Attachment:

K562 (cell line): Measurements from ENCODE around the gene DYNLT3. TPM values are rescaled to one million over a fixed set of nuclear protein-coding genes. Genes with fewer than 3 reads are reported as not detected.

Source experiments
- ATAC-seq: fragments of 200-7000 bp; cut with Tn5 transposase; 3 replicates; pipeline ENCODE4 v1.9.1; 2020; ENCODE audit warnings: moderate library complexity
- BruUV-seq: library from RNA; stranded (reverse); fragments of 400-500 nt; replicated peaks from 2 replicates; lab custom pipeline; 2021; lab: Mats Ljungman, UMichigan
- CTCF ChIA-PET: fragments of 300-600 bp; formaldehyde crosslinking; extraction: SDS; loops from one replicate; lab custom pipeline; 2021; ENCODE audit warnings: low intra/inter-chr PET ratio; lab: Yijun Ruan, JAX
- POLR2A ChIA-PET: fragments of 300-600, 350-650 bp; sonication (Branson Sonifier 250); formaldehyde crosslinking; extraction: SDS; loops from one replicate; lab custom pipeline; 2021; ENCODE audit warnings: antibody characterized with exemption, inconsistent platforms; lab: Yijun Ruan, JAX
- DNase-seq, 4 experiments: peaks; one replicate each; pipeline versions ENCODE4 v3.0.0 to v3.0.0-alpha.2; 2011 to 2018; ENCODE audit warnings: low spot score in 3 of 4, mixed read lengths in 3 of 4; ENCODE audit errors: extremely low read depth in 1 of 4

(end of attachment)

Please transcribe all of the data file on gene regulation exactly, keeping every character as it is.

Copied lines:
K562 (cell line): Measurements from ENCODE around the gene DYNLT3. TPM values are rescaled to one million over a fixed set of nuclear protein-coding genes. Genes with fewer than 3 reads are reported as not detected.

Source experiments
- ATAC-seq: fragments of 200-7000 bp; cut with Tn5 transposase; 3 replicates; pipeline ENCODE4 v1.9.1; 2020; ENCODE audit warnings: moderate library complexity
- BruUV-seq: library from RNA; stranded (reverse); fragments of 400-500 nt; replicated peaks from 2 replicates; lab custom pipeline; 2021; lab: Mats Ljungman, UMichigan
- CTCF ChIA-PET: fragments of 300-600 bp; formaldehyde crosslinking; extraction: SDS; loops from one replicate; lab custom pipeline; 2021; ENCODE audit warnings: low intra/inter-chr PET ratio; lab: Yijun Ruan, JAX
- POLR2A ChIA-PET: fragments of 300-600, 350-650 bp; sonication (Branson Sonifier 250); formaldehyde crosslinking; extraction: SDS; loops from one replicate; lab custom pipeline; 2021; ENCODE audit warnings: antibody characterized with exemption, inconsistent platforms; lab: Yijun Ruan, JAX
- DNase-seq, 4 experiments: peaks; one replicate each; pipeline versions ENCODE4 v3.0.0 to v3.0.0-alpha.2; 2011 to 2018; ENCODE audit warnings: low spot score in 3 of 4, mixed read lengths in 3 of 4; ENCODE audit errors: extremely low read depth in 1 of 4